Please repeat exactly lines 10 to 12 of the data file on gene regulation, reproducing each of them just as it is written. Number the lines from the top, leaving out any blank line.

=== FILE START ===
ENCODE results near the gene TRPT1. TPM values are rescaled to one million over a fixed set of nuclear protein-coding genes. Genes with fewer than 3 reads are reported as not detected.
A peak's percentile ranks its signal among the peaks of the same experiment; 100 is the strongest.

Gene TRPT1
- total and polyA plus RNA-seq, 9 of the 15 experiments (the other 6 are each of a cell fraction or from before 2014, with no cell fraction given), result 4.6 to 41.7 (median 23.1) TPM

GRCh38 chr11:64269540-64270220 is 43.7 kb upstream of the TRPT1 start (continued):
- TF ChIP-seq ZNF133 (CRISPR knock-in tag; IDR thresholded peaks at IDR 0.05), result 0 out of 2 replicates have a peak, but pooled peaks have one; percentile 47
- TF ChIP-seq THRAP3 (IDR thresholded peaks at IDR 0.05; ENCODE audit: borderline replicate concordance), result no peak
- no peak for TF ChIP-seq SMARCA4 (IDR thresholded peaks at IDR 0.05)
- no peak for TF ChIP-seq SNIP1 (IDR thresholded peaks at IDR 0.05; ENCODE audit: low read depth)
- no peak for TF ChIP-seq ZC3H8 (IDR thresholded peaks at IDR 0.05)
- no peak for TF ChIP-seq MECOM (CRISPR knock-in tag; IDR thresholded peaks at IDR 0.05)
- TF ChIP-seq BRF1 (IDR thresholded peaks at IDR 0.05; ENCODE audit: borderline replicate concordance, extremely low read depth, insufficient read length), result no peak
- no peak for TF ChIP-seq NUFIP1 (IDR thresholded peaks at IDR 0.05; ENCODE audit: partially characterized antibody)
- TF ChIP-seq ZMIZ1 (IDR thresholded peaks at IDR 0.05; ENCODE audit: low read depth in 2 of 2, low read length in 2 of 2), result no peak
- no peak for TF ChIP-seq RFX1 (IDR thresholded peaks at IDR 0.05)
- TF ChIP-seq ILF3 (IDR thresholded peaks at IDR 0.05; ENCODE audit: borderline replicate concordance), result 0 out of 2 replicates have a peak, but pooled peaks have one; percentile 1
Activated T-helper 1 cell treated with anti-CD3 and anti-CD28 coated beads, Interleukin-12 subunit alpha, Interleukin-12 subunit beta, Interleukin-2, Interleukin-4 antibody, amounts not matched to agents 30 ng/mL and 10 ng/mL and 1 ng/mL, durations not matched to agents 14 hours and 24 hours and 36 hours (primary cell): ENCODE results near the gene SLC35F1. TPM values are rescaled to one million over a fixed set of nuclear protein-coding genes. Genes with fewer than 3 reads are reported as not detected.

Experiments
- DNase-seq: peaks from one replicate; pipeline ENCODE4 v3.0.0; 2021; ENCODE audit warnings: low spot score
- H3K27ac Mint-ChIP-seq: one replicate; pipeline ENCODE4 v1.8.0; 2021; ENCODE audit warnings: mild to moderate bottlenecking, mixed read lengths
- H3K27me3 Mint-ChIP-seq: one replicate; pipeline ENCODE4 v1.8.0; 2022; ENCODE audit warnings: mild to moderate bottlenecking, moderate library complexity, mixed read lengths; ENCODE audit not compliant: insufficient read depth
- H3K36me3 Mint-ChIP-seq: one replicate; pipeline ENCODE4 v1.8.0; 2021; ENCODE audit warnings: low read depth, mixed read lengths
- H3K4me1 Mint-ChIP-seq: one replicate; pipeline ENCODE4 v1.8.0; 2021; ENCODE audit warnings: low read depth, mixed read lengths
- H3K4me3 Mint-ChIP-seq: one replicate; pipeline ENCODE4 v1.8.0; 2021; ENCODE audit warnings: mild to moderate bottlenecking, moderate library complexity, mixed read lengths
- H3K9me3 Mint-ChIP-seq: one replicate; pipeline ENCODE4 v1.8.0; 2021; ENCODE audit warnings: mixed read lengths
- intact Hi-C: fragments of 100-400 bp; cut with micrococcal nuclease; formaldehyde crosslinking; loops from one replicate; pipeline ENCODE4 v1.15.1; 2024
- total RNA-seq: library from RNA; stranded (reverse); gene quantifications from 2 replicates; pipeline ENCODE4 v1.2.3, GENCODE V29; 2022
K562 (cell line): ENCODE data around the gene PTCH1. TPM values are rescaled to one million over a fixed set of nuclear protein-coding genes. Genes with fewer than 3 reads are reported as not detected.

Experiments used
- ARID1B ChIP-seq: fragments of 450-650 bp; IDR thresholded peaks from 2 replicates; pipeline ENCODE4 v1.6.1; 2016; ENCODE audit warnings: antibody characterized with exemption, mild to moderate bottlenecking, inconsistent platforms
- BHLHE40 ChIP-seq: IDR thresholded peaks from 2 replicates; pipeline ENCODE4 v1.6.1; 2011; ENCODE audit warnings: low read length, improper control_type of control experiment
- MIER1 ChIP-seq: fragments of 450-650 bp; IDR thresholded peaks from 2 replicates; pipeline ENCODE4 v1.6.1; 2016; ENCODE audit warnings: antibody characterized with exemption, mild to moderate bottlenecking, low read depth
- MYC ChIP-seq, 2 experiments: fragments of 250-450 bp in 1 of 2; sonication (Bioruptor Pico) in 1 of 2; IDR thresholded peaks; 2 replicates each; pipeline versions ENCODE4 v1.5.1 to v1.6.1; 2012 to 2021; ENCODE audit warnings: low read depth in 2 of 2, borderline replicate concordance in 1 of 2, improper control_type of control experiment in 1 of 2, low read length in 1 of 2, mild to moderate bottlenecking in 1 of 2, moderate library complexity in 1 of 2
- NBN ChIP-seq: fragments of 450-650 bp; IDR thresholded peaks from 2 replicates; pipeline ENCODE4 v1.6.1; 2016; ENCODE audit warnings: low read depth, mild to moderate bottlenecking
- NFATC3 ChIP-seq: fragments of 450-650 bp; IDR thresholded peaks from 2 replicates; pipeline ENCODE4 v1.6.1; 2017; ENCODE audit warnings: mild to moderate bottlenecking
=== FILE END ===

- no peak for TF ChIP-seq ZC3H8 (IDR thresholded peaks at IDR 0.05)
- no peak for TF ChIP-seq MECOM (CRISPR knock-in tag; IDR thresholded peaks at IDR 0.05)
- TF ChIP-seq BRF1 (IDR thresholded peaks at IDR 0.05; ENCODE audit: borderline replicate concordance, extremely low read depth, insufficient read length), result no peak